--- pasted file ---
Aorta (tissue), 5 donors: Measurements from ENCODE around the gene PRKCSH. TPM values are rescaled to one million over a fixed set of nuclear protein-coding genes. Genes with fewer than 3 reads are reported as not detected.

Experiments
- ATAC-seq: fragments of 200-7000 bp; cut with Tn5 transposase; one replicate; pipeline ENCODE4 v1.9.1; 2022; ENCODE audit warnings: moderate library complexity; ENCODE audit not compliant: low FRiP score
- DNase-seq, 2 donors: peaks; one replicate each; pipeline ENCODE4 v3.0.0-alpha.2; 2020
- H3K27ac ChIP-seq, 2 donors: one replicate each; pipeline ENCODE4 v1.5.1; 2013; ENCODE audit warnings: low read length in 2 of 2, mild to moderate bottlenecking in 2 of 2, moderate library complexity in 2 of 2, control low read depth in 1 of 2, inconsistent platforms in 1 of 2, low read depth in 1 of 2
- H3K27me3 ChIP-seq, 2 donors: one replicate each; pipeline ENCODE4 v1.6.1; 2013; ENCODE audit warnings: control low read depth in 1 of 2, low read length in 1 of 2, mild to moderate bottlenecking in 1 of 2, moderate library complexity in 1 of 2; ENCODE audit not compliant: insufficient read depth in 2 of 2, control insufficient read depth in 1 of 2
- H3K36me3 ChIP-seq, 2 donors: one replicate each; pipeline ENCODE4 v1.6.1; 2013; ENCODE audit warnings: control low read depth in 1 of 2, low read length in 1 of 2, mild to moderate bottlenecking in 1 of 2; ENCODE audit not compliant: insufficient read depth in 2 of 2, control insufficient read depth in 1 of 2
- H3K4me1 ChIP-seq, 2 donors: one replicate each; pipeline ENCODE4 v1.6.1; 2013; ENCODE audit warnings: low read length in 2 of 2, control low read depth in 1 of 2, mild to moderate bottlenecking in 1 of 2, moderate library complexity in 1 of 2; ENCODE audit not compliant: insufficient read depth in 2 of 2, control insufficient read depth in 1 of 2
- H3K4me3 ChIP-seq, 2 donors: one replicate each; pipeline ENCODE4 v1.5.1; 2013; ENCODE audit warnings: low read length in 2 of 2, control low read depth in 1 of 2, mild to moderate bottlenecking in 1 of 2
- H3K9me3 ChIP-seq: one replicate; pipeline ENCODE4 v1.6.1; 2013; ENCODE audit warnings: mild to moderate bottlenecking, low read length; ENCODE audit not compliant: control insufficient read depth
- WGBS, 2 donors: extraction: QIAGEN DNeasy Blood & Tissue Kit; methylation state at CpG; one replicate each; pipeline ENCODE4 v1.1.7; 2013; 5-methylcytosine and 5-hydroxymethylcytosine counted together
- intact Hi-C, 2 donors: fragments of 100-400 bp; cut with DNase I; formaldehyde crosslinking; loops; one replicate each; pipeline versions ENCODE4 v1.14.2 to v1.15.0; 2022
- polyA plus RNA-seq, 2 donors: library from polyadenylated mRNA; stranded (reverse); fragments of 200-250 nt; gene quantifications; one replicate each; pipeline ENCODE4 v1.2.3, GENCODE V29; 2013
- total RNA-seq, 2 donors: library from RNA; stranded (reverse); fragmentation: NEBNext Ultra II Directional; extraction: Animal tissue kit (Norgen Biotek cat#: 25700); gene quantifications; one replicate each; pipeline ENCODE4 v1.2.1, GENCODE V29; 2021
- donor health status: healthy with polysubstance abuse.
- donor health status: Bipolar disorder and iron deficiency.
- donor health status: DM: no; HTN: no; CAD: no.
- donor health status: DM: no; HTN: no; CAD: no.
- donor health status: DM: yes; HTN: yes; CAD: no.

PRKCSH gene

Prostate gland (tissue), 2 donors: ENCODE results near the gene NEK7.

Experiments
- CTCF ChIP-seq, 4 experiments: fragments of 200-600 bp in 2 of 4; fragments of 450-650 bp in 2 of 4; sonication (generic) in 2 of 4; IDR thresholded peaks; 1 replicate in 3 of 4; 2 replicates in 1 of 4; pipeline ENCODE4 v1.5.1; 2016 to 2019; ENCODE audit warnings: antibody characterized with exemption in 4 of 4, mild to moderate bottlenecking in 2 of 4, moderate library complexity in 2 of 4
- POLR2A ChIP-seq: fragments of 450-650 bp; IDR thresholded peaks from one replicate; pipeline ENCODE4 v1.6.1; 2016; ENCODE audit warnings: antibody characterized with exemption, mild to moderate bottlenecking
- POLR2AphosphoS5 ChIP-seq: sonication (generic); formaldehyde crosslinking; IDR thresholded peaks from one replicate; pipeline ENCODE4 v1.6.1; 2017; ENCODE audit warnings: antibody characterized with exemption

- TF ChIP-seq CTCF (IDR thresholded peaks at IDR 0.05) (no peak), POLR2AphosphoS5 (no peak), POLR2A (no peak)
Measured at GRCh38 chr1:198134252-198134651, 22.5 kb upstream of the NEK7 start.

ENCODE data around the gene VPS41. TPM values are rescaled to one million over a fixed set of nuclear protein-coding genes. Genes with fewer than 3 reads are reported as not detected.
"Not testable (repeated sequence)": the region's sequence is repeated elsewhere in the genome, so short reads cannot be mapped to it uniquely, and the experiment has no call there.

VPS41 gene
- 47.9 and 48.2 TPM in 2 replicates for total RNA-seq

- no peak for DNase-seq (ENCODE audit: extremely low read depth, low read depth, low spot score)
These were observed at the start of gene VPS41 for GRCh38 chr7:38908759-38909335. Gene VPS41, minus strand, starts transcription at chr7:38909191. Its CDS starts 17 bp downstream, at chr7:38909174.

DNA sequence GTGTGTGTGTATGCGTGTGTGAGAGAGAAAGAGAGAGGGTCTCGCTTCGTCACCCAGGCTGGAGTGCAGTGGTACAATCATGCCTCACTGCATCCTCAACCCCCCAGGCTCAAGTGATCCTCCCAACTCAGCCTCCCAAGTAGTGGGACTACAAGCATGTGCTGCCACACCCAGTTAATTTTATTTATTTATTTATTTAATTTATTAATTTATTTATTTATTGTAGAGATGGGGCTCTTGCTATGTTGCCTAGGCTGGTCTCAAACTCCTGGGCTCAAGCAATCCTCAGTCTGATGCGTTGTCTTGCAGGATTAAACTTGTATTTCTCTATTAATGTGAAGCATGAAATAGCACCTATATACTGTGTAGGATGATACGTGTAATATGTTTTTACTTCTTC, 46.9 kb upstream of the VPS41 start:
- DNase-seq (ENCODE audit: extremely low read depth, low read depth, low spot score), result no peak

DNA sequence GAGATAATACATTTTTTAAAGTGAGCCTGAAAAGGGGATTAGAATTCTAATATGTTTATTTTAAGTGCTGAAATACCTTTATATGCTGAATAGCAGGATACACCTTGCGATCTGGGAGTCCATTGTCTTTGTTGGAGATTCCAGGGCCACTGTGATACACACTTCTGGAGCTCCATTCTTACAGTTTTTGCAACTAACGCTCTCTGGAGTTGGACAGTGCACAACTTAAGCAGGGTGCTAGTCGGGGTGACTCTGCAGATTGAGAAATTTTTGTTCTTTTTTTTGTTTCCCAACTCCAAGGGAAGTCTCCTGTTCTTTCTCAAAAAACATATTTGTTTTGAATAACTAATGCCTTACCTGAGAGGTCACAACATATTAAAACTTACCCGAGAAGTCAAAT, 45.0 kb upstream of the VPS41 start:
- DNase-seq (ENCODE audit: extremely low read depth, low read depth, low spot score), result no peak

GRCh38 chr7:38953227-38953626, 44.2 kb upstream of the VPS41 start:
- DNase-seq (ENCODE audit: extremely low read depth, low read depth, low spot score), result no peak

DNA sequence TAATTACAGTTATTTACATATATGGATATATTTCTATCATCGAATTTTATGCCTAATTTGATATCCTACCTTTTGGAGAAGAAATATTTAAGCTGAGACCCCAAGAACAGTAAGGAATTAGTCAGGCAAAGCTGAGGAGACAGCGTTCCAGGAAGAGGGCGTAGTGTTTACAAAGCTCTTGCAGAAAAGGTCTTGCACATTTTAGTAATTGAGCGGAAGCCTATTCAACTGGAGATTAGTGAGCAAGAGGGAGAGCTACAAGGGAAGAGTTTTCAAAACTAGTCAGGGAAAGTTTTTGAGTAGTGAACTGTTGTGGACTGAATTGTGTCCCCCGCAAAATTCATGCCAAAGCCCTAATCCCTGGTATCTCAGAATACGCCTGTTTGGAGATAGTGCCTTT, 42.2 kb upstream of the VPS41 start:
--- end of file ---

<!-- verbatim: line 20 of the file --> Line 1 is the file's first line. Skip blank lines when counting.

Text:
PRKCSH gene